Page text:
Tynong horsewoman reviving a fine riding art

By Michelle Slater

A Tynong horsewoman is reviving the traditions of a near long forgotten equestrian discipline on a horse believed to be once running wild in the Barmah Forest.

Kate Fremlin is one of a few Victorian equestriennes who rides in a side saddle, taking part in fox hunting and showing on her brumby mare It’s Possible.

Ms Fremlin had always wanted to have a crack at side saddle and pursued her dream after taking her mount to a come and try day with Broadford-based instructor Stacey Rusic.

“Side saddle was high on my bucket list of horse riding adventures. I loved the novelty of it, getting to ride in a dress was something so elegant,” Ms Fremlin said.

“The first time I had a go, it felt so bizarre but after 20 minutes, it felt natural, the saddle is very secure and gives you a lot of support. My horse was terrific, she took to it like a duck to water.”

The side saddle dates back to antiquity but developed in the middle ages to enable a woman in skirts to ride a horse while maintaining her chastity.

The discipline died off in the 20th century and is now regarded as a niche sport, with the hard to find saddles regarded as antiques or hidden away in attics.

Ms Fremlin found her side saddle online from America, originally made in England she estimated it is about a century old. She purchased her specialised riding habit –or woollen skirt – second hand.

She has since gone on to wow judges in the turnout ring at the Pakenham and Royal Melbourne shows, winning sashes up against competitors riding astride.

“It’s a great conversation starter at shows, people come up and ask about it. It creates a challenge for the judges as it’s like comparing apples and oranges,” she said.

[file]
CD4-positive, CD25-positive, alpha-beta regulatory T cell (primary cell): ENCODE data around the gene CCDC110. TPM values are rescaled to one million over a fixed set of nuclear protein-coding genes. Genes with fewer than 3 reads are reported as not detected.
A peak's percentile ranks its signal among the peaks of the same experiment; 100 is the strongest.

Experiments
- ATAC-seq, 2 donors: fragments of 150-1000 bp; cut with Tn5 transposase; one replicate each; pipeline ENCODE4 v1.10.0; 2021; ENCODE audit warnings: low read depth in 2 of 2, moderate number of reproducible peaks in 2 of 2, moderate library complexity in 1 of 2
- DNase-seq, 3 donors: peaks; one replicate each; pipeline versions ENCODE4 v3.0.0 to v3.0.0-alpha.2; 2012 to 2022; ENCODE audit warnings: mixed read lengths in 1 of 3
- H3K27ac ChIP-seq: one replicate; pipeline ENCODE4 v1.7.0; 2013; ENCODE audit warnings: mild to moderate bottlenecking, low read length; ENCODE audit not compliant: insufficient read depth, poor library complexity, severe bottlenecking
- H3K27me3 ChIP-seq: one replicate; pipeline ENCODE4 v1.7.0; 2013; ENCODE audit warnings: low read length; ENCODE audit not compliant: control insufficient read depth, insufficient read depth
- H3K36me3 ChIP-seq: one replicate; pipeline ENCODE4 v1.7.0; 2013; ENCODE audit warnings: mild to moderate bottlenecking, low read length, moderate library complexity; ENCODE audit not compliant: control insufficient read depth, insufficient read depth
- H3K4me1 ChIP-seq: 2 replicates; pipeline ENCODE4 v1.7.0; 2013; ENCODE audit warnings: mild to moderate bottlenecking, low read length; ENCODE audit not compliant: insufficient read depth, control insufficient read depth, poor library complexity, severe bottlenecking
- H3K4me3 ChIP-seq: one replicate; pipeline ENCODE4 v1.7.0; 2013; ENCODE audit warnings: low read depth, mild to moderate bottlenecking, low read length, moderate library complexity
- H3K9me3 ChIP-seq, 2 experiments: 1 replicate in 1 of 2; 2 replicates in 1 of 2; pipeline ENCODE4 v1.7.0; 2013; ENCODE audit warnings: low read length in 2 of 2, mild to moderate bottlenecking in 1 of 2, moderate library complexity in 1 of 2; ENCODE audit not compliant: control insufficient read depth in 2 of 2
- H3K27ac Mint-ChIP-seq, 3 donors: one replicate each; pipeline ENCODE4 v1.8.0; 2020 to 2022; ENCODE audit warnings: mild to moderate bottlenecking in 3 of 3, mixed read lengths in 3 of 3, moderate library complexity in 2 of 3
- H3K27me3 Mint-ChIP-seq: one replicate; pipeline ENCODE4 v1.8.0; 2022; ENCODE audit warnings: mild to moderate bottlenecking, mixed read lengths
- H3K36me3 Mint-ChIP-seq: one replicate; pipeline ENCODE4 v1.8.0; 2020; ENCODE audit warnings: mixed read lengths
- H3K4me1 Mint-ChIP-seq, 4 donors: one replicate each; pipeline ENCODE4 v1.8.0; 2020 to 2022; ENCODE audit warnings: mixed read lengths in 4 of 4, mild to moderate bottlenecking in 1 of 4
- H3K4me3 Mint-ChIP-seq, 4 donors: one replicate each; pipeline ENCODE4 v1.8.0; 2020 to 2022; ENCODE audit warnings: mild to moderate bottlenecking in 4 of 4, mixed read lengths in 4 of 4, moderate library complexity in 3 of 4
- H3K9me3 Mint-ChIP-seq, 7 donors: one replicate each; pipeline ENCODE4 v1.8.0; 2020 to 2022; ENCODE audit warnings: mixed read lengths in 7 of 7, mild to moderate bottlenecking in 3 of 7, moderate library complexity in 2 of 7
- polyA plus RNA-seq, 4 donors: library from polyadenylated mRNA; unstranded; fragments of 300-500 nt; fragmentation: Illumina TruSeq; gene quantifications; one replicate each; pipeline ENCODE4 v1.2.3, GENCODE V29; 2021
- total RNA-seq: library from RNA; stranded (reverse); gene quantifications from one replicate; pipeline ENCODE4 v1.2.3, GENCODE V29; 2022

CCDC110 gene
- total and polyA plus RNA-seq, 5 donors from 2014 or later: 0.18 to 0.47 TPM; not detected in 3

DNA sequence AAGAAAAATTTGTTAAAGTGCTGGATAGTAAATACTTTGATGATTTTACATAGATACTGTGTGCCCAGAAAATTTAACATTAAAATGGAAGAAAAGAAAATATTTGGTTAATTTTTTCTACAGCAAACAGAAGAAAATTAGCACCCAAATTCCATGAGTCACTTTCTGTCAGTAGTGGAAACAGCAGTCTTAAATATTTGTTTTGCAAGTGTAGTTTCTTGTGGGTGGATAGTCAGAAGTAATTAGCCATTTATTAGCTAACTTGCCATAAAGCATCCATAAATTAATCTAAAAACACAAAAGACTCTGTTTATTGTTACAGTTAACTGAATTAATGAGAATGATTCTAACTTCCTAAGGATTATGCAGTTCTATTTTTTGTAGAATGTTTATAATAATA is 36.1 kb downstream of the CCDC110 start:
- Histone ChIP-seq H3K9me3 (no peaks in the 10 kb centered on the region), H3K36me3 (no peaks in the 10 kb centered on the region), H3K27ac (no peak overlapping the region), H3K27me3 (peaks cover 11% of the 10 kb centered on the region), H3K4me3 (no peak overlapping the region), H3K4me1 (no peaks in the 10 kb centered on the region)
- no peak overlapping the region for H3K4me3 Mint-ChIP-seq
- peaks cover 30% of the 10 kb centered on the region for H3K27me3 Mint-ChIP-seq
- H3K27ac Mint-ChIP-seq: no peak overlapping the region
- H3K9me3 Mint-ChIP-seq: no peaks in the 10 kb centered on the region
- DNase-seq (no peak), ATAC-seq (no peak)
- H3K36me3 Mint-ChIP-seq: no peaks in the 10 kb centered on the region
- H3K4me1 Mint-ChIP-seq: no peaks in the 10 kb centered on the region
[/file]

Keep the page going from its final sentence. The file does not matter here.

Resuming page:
“I never fail to get a kick out of putting all the gear on, the habit is beautiful to wear. It’s toasty warm and great fun. My horse is so kind to me, she makes it a pleasure.”

Instructor Stacy Rusic is only one of three qualified side saddle teachers in Australia and has taught “hundreds” of riders at clinics and pony club rallies.

Ms Rusic said the same principles applied as sitting astride, with the rider sitting centrally and straight in the saddle, replacing the right leg with a cane to guide – not hit – the horse.

She said historically, side sale allowed women to undertake the same activities as a man on a horse and has also allowed riders with a disability to get in the saddle.

Ms Rusic pointed to Belgian Paralympian dressage rider Barbara Minneci who has monoplegia in her left leg and muscle loss in her right leg.

“Side saddle was liberating for women. Anything you can do in a regular saddle, you can do in a side saddle,” she said.

“Within 15 minutes, my students are cantering around. It’s not more difficult, it’s just a different style of riding.”

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